The Corporate Way to Tackling Plastic
Educating the public to segregate and recycle waste is key to ending plastic pollution says Vikas Goswami, Head Sustainability - Good and Green, Godrej Industries Limited and Associate Companies (GILAC), ahead of Earth Day 2018
Photo Credit : Reuters,
Plastics have been in the news for a while now. Whether it is reports of plastic trash choking the oceans, the Maharashtra government’s plastic ban or fear over microplastics creeping into our food, the situation is alarming.
The National Geographic estimates that almost 350 million tons of plastic is produced each year across the globe. What is alarming is that hardly any of this gets recycled. A huge chunk of the plastic waste ends up polluting the oceans or is dumped in landfills. The exponential growth of plastics is one of the biggest threats our planet currently faces.
End Plastic Pollution, the theme for the 2018 edition of Earth Day – held each year on April 22 – rivets the spotlight on the need to end plastic pollution, eliminate single-use plastics, and the need for uniform regulation to tackle the disposal of plastics. Generating awareness about the health risks and other hazards associated with the use and disposal of plastics is also part of the Earth Day agenda.
Educate and empower
India is not immune to the plastics plague; the country is both a contributor as well as a victim. The country generates around 25,940 tonnes of plastic waste daily, according to a 2015 Central Pollution Control Board study. Its 60 major cities contribute 4,059 tonnes of plastic waste per day, according to the report.
India along with China has emerged as the biggest contributor of marine plastic litter, with more than 70% of the waste going untreated and disposed improperly. From clogging waste streams and landfills to littering its beaches and landscapes, India faces a gargantuan plastic problem.
While governments in Maharashtra and other states have implemented laws to ban plastic bags, containers, flags, banners, etc. it is inadequate to combat the plastic menace.
Concurrent with increasing segregation and recycling rates of plastic waste, behaviour change communication is a must for any lasting impact. It is imperative to sensitise the end consumer on discarding plastic: each plastic bag can be given at least 10 spins of life before it is thrown away. The micro-thin plastic bags that vegetables are bought in can be replaced with cloth bags. It means sacrificing convenience over a little more effort, but isn’t it worth it?
A multi-stakeholder, multi-pronged approach is critical to rooting out plastic waste. Corporates can play a role in facilitating behaviour change communication. They should be proactive in creating partnerships with municipalities and non-profits to achieve this.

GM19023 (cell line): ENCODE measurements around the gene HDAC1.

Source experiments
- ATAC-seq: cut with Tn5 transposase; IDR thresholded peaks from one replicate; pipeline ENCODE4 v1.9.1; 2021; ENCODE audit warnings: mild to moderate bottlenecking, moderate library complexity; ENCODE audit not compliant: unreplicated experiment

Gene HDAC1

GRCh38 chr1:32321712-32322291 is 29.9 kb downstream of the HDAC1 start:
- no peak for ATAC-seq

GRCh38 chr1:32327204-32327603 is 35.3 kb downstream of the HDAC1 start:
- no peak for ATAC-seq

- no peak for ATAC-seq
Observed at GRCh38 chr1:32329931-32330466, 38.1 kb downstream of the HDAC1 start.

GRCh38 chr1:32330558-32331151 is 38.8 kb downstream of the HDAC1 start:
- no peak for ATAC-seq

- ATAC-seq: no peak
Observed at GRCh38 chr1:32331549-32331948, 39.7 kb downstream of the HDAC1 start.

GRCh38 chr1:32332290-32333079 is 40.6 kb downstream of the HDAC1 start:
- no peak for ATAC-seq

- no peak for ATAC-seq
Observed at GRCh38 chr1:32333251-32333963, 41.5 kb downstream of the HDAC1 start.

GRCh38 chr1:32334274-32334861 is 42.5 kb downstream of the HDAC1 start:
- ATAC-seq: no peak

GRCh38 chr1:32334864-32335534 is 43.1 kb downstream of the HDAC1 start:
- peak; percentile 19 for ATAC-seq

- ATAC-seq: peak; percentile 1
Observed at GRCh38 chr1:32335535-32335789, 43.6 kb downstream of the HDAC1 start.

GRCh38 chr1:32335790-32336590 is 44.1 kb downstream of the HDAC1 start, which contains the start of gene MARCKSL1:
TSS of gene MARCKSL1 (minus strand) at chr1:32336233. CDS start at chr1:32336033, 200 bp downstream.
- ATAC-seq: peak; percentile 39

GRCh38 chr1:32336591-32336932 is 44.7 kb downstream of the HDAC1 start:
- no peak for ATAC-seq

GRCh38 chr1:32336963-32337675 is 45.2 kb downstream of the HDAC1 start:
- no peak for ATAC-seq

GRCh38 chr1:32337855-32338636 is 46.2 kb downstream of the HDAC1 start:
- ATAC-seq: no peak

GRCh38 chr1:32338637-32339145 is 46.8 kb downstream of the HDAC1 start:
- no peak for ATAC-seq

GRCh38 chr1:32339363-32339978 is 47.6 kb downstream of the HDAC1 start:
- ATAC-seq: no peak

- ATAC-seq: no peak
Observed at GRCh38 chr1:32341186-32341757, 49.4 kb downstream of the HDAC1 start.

The Godrej group’s Good and Green sustainability programme serves as a beacon for others. The Group has been consistently and continuously working to reduce hazardous and solid waste generation, increase recycling of waste, and ensure waste generated at its sites is not sent to landfill.
The Group has extended the programme to involve social enterprise to build awareness among local citizens. Its urban community waste management project running in 25 Mumbai-based educational institutes sensitises students and ropes them in efforts to recycle dry waste.
Godrej has also partnered municipalities in Mumbai, Telangana and Guwahati to explore ways to recycle plastic to produce diesel oil or plastic that can be reused in packaging. It has also partnered research institutions to create bio-plastics or bio-degradable plastics. The Group is also exploring ways to reduce the use of packaging material.
Like Godrej, other corporates have joined the coalition against plastic pollution. Coca Cola India works with collection agencies, NGOs, waste collectors, and customers to recover and recycle PET waste. It’s ‘Alag Karo – Har Din Teen Bin’ project in Gurugram is sensitising citizens on the right methods to segregate waste at source.
Segregation at source is also the focus of PepsiCo India’s Waste to Wealth (WTW) programme operational in Tamil Nadu, Haryana and Telangana. The progamme has led to recycling of 80 percent of waste generated with only 20 percent reaching the landfill. The company also retails recycled products designed with plasto-fibre made from plastic bags and water pouches.
Holistic approach required
While the plastic ban by Maharashtra and other state governments is praise worthy and needed, it has also put at risk jobs of around three lakh people. This just goes to show that while having regulations makes sense, they have to be backed by specific steps and processes to achieve the goal.
While legal provisions are important, awareness about the risks and hazards of plastic, behaviour change by consumers, segregation and recycling of waste, and effective partnerships between corporate and other stakeholders are needed to meet the challenge.
Disclaimer: The views expressed in the article above are those of the authors' and do not necessarily represent or reflect the views of this publishing house
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